A “leaked” internal memo from the WHO made public yesterday raised new questions about Taiwan’s participation in the International Health Regulations (IHR).
The memo, handed out by Democratic Progressive Party (DPP) Legislator Kuan Bi-ling (管碧玲), states: “Taiwan, as a province of China, cannot be party to the IHR” — an agreement that dovetails with Beijing’s position.
World Health Assembly (WHA) Resolution 25.1, referring to the 1972 clause that ejected Taiwan’s representatives to the WHO, remains a “touchstone for such matters,” the confidential document said.
Taiwan’s inability to be a party in the IHR is “consistent with that resolution,” it said.
The memo’s assertions come as a direct contradiction to remarks from officials in President Ma Ying-jeou’s (馬英九) administration, who have hailed Taiwan’s inclusion in the IHR in 2009, when Taiwan was allowed to attend the annual WHA meeting as an observer. The administration insists Taiwan’s admission did not require Beijing’s approval.
Fadela Chaib, a WHO spokesperson who checked with the body’s legal counsel, confirmed to the Taipei Times that Taiwan “is part” of the IHR, but did not expand on the extent of its participation.
Refusing to elaborate on the contradiction with the internal memo, she said that “Taiwan, China” is a part of the globally binding health regulations.
In Taipei, Department of Health (DOH) officials said Taiwan was “without doubt” a participant in the global rules aimed at enhancing public health. Taiwan voluntarily complied with the regulations in 2006 and officially became a party to it in 2009, officials said.
“There’s no question about it. Taiwan has been a participant in the IHR since 2009,” DOH spokesperson Wang Che-chao (王哲超) told the Taipei Times.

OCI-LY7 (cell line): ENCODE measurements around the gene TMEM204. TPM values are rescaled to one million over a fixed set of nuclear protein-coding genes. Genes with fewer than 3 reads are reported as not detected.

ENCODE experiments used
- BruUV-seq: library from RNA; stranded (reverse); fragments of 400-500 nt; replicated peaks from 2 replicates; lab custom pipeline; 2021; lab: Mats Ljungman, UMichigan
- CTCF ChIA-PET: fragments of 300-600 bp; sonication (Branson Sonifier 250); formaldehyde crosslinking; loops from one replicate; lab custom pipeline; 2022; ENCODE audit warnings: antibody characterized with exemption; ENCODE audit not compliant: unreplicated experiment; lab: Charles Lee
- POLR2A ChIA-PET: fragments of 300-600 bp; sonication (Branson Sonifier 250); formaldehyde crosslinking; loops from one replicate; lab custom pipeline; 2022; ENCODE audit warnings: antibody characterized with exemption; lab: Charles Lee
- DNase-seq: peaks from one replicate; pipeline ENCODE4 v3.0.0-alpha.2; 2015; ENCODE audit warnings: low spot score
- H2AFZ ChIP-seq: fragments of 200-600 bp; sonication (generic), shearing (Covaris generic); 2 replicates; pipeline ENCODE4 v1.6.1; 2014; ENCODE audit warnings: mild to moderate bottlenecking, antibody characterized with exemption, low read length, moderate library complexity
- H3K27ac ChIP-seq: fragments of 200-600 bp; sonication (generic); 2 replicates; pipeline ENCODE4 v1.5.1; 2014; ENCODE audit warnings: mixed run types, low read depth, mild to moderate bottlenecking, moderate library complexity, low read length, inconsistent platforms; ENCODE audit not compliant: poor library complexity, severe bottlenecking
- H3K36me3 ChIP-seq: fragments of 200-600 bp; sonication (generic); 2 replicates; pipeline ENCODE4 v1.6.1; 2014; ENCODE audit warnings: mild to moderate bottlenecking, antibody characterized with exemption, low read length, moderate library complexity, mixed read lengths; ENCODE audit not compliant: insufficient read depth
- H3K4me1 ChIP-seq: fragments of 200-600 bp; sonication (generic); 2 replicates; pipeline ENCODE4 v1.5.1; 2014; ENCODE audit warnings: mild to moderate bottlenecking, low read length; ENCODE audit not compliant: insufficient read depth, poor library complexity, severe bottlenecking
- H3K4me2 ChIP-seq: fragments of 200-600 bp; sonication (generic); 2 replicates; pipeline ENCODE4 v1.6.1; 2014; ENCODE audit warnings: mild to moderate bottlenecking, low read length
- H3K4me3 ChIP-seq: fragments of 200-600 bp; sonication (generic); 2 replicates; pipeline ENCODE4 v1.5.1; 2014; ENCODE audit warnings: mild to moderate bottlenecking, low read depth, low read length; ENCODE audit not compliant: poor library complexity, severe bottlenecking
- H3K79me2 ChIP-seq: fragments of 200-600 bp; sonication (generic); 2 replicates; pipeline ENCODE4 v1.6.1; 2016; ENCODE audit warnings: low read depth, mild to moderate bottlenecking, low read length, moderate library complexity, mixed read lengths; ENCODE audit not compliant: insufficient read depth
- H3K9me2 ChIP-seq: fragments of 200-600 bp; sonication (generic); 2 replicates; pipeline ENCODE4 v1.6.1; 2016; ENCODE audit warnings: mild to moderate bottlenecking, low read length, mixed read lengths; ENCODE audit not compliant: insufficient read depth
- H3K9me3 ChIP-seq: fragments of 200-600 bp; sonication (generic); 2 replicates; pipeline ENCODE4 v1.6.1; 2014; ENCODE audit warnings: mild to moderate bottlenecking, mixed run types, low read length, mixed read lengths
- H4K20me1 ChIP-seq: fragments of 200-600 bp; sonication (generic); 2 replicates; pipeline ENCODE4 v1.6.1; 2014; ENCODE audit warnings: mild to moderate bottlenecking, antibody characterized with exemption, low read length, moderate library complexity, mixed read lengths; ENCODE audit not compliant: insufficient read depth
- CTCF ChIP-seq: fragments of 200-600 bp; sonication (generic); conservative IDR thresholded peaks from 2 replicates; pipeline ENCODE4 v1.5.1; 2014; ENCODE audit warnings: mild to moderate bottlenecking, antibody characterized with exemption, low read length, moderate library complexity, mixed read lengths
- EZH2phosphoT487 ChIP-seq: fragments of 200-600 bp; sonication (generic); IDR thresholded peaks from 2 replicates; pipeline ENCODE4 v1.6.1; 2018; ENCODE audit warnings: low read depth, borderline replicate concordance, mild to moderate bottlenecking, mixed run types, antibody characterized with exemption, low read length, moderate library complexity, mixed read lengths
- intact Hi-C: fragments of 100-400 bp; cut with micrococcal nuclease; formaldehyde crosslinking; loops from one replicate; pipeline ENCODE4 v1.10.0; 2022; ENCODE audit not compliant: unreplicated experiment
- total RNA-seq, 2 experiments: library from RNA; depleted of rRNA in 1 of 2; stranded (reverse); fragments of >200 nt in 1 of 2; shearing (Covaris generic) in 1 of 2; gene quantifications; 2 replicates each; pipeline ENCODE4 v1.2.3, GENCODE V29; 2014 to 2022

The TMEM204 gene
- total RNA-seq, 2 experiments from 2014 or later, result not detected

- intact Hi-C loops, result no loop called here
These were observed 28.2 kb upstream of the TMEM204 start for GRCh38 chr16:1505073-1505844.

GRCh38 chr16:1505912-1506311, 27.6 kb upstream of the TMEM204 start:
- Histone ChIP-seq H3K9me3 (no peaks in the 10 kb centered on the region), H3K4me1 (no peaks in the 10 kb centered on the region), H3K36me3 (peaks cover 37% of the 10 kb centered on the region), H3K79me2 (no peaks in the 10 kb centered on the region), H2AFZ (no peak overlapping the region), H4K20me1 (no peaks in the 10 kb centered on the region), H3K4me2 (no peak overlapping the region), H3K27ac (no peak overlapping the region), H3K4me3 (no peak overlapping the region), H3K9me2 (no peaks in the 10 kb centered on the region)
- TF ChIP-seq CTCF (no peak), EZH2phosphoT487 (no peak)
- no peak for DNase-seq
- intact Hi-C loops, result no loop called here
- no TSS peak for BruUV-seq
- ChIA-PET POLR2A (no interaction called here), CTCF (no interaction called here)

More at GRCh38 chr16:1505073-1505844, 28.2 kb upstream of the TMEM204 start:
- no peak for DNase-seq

Wang said communications between Taipei and the two WHO-appointed “contact points” had been ongoing and contradicted the statement that Taiwan cannot be party to the regulations because of its lack of official statehood.
The statement is included in the memo’s “talking points” WHO officials should use when responding to questions from outside the body about Taiwan’s status based on an arrangement between the WHO and Beijing.
Kuan also said another contentious aspect of Taiwan’s relationship with the WHO was an IHR expert roster that listed a former DOH deputy chief as from “Taiwan, China.”
The document, released separately by Kuan’s office, is consistent with the first memo that dictates the proper terminology for Taiwan as “the Taiwan Province of China.”
Dated Jan. 15, the roster singles out former DOH deputy minister Chang Shan-chwen (張上淳).
“Our representatives apparently have to attend [WHO] expert sessions under the designation from [China] and Chang is no different,” Kuan said in remarks that Chang immediately rejected.
Chang, who had stepped down from the post when the roster was published, said yesterday he had heard that a Taiwanese expert encountered the problem earlier this year, but said that it was not he.
“If something like this did happen, I would never have participated in the [WHO],” he said, insisting that he was called “Dr Chang” at all times during the IHR expert sessions.